Now that you understand how a Bezier Curve is calculated, you are now able to find how to calculate the control points if you only know the start point, end point, and one other point on the curve. In this specific case, I will be discussing how to obtain the control points when the other known point is the midpoint of the curve.

If you look at the picture of how to calculate the curve again, you may have noticed that point M5 (the midpoint of the curve) lies on the same horizontal line as M3. You may have also noticed that M3 appears to be on the same horizontal line as the midpoint of M0 and C0. A quick calculation confirms this as C0 and M1 lie on the same horizontal line, their Y values are the same. Thus the midpoint of M0 and C0 and M0 and M1 will have the same Y value.

Knowing this, we can see that the Y value of M3 and Mis the same as the midpoint of the midpoint of the start point and the control point. In other words, the Y value of the midpoint of the curve lies 3/4ths above the Y value of the start point. How does this help us?

It turns out there’s a very handy formula for finding the value of any point along a line. The YouTube video explains this formula, but I’ll restate it here. To find any point P along a line, use the formula: P = (1-t)P0 + (t)P1, where t is the percentage along the line the point lies and P0 is the start point and P1 is the end point.

Knowing this, we can now solve for the unknown control point. We know P0 (the start point), P (the point along the line), and t (the percentage along the line the point lies). If we rewrite the formula to find P1 (the unknown end point), we  get: P1 = (P - (1 - t)P0) / t. We can now plug in the Y value of our start point for P0, the Y value of the midpoint for P, and 3/4 for t, and this will give us the Y value of where the control point should be placed!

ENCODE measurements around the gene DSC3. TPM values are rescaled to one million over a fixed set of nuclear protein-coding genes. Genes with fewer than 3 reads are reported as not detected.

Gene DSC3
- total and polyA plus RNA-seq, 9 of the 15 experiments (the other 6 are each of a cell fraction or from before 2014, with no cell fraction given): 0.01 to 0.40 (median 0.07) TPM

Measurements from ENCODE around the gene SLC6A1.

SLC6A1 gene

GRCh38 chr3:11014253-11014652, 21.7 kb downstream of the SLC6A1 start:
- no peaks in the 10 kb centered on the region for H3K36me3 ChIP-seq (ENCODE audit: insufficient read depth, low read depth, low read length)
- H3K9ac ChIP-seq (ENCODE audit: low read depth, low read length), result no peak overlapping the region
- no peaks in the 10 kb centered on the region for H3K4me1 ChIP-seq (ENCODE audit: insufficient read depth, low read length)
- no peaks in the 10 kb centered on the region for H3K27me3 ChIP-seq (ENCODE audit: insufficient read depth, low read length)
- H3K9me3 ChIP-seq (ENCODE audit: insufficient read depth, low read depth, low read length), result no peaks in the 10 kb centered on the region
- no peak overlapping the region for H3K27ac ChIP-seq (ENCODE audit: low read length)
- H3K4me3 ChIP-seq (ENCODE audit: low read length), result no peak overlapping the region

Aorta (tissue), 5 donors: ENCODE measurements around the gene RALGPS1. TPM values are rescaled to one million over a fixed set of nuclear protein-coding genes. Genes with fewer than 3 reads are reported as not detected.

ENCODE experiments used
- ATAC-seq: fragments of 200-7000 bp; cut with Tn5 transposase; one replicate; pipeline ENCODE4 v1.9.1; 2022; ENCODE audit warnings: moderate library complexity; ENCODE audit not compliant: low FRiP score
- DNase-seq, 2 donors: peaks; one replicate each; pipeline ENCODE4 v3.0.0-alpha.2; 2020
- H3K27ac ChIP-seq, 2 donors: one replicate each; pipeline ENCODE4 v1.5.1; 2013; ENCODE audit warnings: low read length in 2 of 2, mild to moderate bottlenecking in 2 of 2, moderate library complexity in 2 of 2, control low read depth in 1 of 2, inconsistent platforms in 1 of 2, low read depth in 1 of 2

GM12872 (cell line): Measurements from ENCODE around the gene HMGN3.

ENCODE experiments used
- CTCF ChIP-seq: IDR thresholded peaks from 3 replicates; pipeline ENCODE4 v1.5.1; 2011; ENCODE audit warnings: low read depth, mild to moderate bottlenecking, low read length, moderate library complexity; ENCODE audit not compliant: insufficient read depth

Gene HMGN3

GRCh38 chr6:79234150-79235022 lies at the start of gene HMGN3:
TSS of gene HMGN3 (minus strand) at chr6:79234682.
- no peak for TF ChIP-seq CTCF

As a quick demonstration, lets say your starting point of the curve lies on at the point (1,1) and the midpoint lies at the point (1,7). Since we want the Y value of the control point, we will use the Y value of the points for the calculation. This gives us the equation P1 = (7 - (1 - .75)) / .75, which is equal to 9.

Therefore, our control point should line at the Y value of 9.

This equation only works for finding how far above the point the control point should be located. This is because if you were to change the X value of the control point it would only change how much the curve bows, but it would still pass through the midpoint

Finding the control points of a Bezier Curve can be a difficult task. However, if you do know the start point, then end point, and midpoint of the curve, it is possible to calculate the control points. I don’t know if this equation works for all values of t, if someone would like to confirm this that would be great! Just leave me a comment.